Lecithin containing diets for the horse: acceptance, digestibility, and effects on behavior

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Virginia Tech


Lecithins may improve the digestibility of high fat diets and the tractability of horses. Experiments were conducted to determine the acceptability, digestibility and effects on behavior of lecithin-containing diets. Seven young horses of light breeds were used for the studies.

The four concentrates consisted of corn, oats, beet pulp, trace mineralized salt, dried sugar cane molasses plus 10% added fat: corn oil (CO);soy lecithin-corn oil (SL\CO); soy lecithin-soybean oil (SL\SO); or soy lecithin-corn oil-soybean oil (SL\CO\SO). Half the ration was provided by chopped hay. The CO concentrate was the most palatable (P=.OOOl). The remaining three concentrates were palatable in the following order: SL\CO, SL\CO\SO, and SL\SO, with SL\CO diet preferred (P=.OOl) to SL\SO.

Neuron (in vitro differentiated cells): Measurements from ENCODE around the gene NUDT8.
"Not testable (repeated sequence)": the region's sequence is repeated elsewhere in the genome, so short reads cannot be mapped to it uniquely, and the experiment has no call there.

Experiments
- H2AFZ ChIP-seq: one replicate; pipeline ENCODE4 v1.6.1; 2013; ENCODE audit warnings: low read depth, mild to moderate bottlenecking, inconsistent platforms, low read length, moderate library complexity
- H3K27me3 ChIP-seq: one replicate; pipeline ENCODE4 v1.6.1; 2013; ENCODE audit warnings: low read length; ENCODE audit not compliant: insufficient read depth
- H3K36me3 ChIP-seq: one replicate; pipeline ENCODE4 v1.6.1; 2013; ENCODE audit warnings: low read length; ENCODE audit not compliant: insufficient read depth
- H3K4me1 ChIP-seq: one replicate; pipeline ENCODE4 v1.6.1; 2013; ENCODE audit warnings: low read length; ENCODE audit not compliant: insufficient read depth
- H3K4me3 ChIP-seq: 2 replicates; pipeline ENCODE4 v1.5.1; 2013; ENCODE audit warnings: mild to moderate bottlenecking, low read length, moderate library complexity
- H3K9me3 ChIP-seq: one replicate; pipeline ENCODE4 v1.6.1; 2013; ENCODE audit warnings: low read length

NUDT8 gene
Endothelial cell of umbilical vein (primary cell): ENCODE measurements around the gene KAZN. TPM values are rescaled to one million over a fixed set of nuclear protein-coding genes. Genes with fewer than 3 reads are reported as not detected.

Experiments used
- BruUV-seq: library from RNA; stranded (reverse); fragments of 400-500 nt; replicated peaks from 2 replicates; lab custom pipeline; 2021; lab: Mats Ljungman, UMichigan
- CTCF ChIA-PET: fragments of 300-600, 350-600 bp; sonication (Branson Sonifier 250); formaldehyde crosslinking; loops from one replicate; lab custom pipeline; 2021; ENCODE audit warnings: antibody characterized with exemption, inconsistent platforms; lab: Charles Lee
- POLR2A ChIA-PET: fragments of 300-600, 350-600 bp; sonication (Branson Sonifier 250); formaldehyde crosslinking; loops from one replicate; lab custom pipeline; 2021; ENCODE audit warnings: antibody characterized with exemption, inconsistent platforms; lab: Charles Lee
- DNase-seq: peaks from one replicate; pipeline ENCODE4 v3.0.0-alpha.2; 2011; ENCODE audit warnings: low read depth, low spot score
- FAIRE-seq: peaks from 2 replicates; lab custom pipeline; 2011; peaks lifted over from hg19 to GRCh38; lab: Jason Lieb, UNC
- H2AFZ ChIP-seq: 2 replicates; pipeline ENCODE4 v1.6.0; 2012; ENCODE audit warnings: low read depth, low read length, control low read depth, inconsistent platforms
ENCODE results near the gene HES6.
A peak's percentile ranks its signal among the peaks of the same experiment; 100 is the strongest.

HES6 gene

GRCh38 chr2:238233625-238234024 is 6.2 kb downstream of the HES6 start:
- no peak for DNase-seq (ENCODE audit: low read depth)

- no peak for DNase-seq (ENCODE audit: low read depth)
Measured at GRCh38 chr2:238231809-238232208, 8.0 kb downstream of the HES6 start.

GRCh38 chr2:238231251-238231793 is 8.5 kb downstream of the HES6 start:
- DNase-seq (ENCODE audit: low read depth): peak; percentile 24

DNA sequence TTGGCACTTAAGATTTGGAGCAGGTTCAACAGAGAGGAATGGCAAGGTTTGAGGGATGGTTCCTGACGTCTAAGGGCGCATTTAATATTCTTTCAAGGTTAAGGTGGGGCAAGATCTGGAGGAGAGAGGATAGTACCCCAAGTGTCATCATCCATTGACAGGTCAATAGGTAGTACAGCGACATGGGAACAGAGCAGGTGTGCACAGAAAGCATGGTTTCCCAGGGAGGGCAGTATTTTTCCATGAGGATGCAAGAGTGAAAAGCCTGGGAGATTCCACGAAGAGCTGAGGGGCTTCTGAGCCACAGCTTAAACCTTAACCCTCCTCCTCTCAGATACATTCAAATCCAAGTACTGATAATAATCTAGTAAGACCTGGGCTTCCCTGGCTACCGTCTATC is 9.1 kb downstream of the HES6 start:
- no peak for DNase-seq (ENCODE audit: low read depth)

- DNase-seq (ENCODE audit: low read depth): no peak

In the digestibility experiment, a complete mixed diet was fed containing chromic oxide as a marker. The control diet had no added fat: the others contained CO, SL\CO, or SL\SO at 10% by weight. Apparent digestibility was higher in the control diet than in the others for dry matter (P=.OOOl). Apparent digestibilities of crude protein (P=.0002) and acid detergent fiber (P=.08) decreased with any of the three fats. In contrast, apparent digestibility of ether extract was increased (P=.OOOl) in the fat containing diets.

In the activity experiments, horses on the SL\CO diet were less spontaneously active (P=.0125) than horses on the control diet. Horses on the CO and SL \SO diet also had slightly lower activity levels (P=.125). Horses fed the SL\SO diet reacted less (P=.0625) than control horses to the opening umbrella. Horses fed CO and SL\CO diets showed trends towards less reactivity (P=.125 and P=.25, respectively), compared to the control horses.

These studies support the practical feasibility of using lecithins in diets for horses. Especially interesting would be studies of interactivity with trainers and riders.